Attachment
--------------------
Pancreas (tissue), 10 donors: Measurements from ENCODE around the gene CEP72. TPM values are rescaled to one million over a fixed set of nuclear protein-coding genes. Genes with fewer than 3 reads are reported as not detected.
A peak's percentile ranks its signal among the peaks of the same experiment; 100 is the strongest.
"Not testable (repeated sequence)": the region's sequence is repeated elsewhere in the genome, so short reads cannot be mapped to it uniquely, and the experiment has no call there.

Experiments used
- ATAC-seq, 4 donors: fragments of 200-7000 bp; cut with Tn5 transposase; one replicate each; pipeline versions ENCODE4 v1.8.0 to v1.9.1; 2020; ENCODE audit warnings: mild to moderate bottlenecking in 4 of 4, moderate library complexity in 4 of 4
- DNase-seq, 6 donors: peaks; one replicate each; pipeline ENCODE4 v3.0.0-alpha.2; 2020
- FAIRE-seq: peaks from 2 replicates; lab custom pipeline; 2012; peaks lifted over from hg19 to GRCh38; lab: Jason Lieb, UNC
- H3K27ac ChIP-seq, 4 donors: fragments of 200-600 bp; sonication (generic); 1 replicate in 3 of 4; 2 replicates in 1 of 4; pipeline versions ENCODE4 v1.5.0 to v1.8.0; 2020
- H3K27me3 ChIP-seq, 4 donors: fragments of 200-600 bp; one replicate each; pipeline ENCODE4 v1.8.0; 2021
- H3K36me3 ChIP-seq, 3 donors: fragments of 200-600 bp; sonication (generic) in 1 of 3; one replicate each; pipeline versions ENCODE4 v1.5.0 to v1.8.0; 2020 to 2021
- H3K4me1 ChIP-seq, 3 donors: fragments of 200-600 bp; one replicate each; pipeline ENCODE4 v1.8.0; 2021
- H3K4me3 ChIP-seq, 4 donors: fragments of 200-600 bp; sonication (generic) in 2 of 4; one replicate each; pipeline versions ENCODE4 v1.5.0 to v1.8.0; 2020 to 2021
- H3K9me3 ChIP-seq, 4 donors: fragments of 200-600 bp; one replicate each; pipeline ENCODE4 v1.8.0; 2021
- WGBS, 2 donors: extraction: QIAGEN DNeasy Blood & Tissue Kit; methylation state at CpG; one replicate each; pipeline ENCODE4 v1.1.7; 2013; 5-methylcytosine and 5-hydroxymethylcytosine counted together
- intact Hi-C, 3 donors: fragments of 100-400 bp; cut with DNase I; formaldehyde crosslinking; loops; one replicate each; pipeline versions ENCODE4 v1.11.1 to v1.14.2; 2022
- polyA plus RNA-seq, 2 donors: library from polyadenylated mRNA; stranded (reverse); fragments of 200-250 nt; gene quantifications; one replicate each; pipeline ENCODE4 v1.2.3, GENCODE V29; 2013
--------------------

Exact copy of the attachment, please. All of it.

Pancreas (tissue), 10 donors: Measurements from ENCODE around the gene CEP72. TPM values are rescaled to one million over a fixed set of nuclear protein-coding genes. Genes with fewer than 3 reads are reported as not detected.
A peak's percentile ranks its signal among the peaks of the same experiment; 100 is the strongest.
"Not testable (repeated sequence)": the region's sequence is repeated elsewhere in the genome, so short reads cannot be mapped to it uniquely, and the experiment has no call there.

Experiments used
- ATAC-seq, 4 donors: fragments of 200-7000 bp; cut with Tn5 transposase; one replicate each; pipeline versions ENCODE4 v1.8.0 to v1.9.1; 2020; ENCODE audit warnings: mild to moderate bottlenecking in 4 of 4, moderate library complexity in 4 of 4
- DNase-seq, 6 donors: peaks; one replicate each; pipeline ENCODE4 v3.0.0-alpha.2; 2020
- FAIRE-seq: peaks from 2 replicates; lab custom pipeline; 2012; peaks lifted over from hg19 to GRCh38; lab: Jason Lieb, UNC
- H3K27ac ChIP-seq, 4 donors: fragments of 200-600 bp; sonication (generic); 1 replicate in 3 of 4; 2 replicates in 1 of 4; pipeline versions ENCODE4 v1.5.0 to v1.8.0; 2020
- H3K27me3 ChIP-seq, 4 donors: fragments of 200-600 bp; one replicate each; pipeline ENCODE4 v1.8.0; 2021
- H3K36me3 ChIP-seq, 3 donors: fragments of 200-600 bp; sonication (generic) in 1 of 3; one replicate each; pipeline versions ENCODE4 v1.5.0 to v1.8.0; 2020 to 2021
- H3K4me1 ChIP-seq, 3 donors: fragments of 200-600 bp; one replicate each; pipeline ENCODE4 v1.8.0; 2021
- H3K4me3 ChIP-seq, 4 donors: fragments of 200-600 bp; sonication (generic) in 2 of 4; one replicate each; pipeline versions ENCODE4 v1.5.0 to v1.8.0; 2020 to 2021
- H3K9me3 ChIP-seq, 4 donors: fragments of 200-600 bp; one replicate each; pipeline ENCODE4 v1.8.0; 2021
- WGBS, 2 donors: extraction: QIAGEN DNeasy Blood & Tissue Kit; methylation state at CpG; one replicate each; pipeline ENCODE4 v1.1.7; 2013; 5-methylcytosine and 5-hydroxymethylcytosine counted together
- intact Hi-C, 3 donors: fragments of 100-400 bp; cut with DNase I; formaldehyde crosslinking; loops; one replicate each; pipeline versions ENCODE4 v1.11.1 to v1.14.2; 2022
- polyA plus RNA-seq, 2 donors: library from polyadenylated mRNA; stranded (reverse); fragments of 200-250 nt; gene quantifications; one replicate each; pipeline ENCODE4 v1.2.3, GENCODE V29; 2013